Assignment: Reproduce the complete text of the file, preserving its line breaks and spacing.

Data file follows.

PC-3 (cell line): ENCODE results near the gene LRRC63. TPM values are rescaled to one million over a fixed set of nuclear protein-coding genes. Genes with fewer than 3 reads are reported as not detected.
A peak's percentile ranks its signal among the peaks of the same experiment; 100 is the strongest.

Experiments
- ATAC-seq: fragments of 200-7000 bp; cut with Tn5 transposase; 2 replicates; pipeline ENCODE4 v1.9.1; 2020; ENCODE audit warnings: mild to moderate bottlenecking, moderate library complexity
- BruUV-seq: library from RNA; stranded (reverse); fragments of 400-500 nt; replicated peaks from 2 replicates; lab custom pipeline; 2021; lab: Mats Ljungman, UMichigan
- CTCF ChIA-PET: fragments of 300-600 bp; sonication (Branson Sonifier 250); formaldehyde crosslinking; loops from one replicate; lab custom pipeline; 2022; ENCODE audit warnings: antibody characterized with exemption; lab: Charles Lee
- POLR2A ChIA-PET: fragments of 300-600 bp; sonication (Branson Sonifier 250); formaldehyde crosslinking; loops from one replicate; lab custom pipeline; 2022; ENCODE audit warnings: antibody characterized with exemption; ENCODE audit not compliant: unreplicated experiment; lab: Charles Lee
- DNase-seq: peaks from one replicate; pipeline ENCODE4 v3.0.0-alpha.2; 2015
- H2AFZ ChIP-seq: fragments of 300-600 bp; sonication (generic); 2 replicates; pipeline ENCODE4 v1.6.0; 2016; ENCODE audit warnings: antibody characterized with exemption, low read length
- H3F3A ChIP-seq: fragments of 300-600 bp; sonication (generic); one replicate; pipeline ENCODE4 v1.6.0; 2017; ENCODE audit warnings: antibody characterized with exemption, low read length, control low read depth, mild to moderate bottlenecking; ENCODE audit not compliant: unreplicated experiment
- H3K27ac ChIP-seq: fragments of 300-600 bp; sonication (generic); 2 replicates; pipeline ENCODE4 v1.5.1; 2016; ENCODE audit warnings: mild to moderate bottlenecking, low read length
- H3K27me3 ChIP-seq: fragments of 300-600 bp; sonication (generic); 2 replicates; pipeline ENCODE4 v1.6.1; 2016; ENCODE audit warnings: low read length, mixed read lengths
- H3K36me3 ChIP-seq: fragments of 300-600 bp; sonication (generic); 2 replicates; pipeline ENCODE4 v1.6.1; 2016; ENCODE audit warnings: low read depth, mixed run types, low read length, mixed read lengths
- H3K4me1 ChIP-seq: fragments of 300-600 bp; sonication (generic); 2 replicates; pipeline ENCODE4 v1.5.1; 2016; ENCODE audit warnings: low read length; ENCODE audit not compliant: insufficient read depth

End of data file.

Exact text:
PC-3 (cell line): ENCODE results near the gene LRRC63. TPM values are rescaled to one million over a fixed set of nuclear protein-coding genes. Genes with fewer than 3 reads are reported as not detected.
A peak's percentile ranks its signal among the peaks of the same experiment; 100 is the strongest.

Experiments
- ATAC-seq: fragments of 200-7000 bp; cut with Tn5 transposase; 2 replicates; pipeline ENCODE4 v1.9.1; 2020; ENCODE audit warnings: mild to moderate bottlenecking, moderate library complexity
- BruUV-seq: library from RNA; stranded (reverse); fragments of 400-500 nt; replicated peaks from 2 replicates; lab custom pipeline; 2021; lab: Mats Ljungman, UMichigan
- CTCF ChIA-PET: fragments of 300-600 bp; sonication (Branson Sonifier 250); formaldehyde crosslinking; loops from one replicate; lab custom pipeline; 2022; ENCODE audit warnings: antibody characterized with exemption; lab: Charles Lee
- POLR2A ChIA-PET: fragments of 300-600 bp; sonication (Branson Sonifier 250); formaldehyde crosslinking; loops from one replicate; lab custom pipeline; 2022; ENCODE audit warnings: antibody characterized with exemption; ENCODE audit not compliant: unreplicated experiment; lab: Charles Lee
- DNase-seq: peaks from one replicate; pipeline ENCODE4 v3.0.0-alpha.2; 2015
- H2AFZ ChIP-seq: fragments of 300-600 bp; sonication (generic); 2 replicates; pipeline ENCODE4 v1.6.0; 2016; ENCODE audit warnings: antibody characterized with exemption, low read length
- H3F3A ChIP-seq: fragments of 300-600 bp; sonication (generic); one replicate; pipeline ENCODE4 v1.6.0; 2017; ENCODE audit warnings: antibody characterized with exemption, low read length, control low read depth, mild to moderate bottlenecking; ENCODE audit not compliant: unreplicated experiment
- H3K27ac ChIP-seq: fragments of 300-600 bp; sonication (generic); 2 replicates; pipeline ENCODE4 v1.5.1; 2016; ENCODE audit warnings: mild to moderate bottlenecking, low read length
- H3K27me3 ChIP-seq: fragments of 300-600 bp; sonication (generic); 2 replicates; pipeline ENCODE4 v1.6.1; 2016; ENCODE audit warnings: low read length, mixed read lengths
- H3K36me3 ChIP-seq: fragments of 300-600 bp; sonication (generic); 2 replicates; pipeline ENCODE4 v1.6.1; 2016; ENCODE audit warnings: low read depth, mixed run types, low read length, mixed read lengths
- H3K4me1 ChIP-seq: fragments of 300-600 bp; sonication (generic); 2 replicates; pipeline ENCODE4 v1.5.1; 2016; ENCODE audit warnings: low read length; ENCODE audit not compliant: insufficient read depth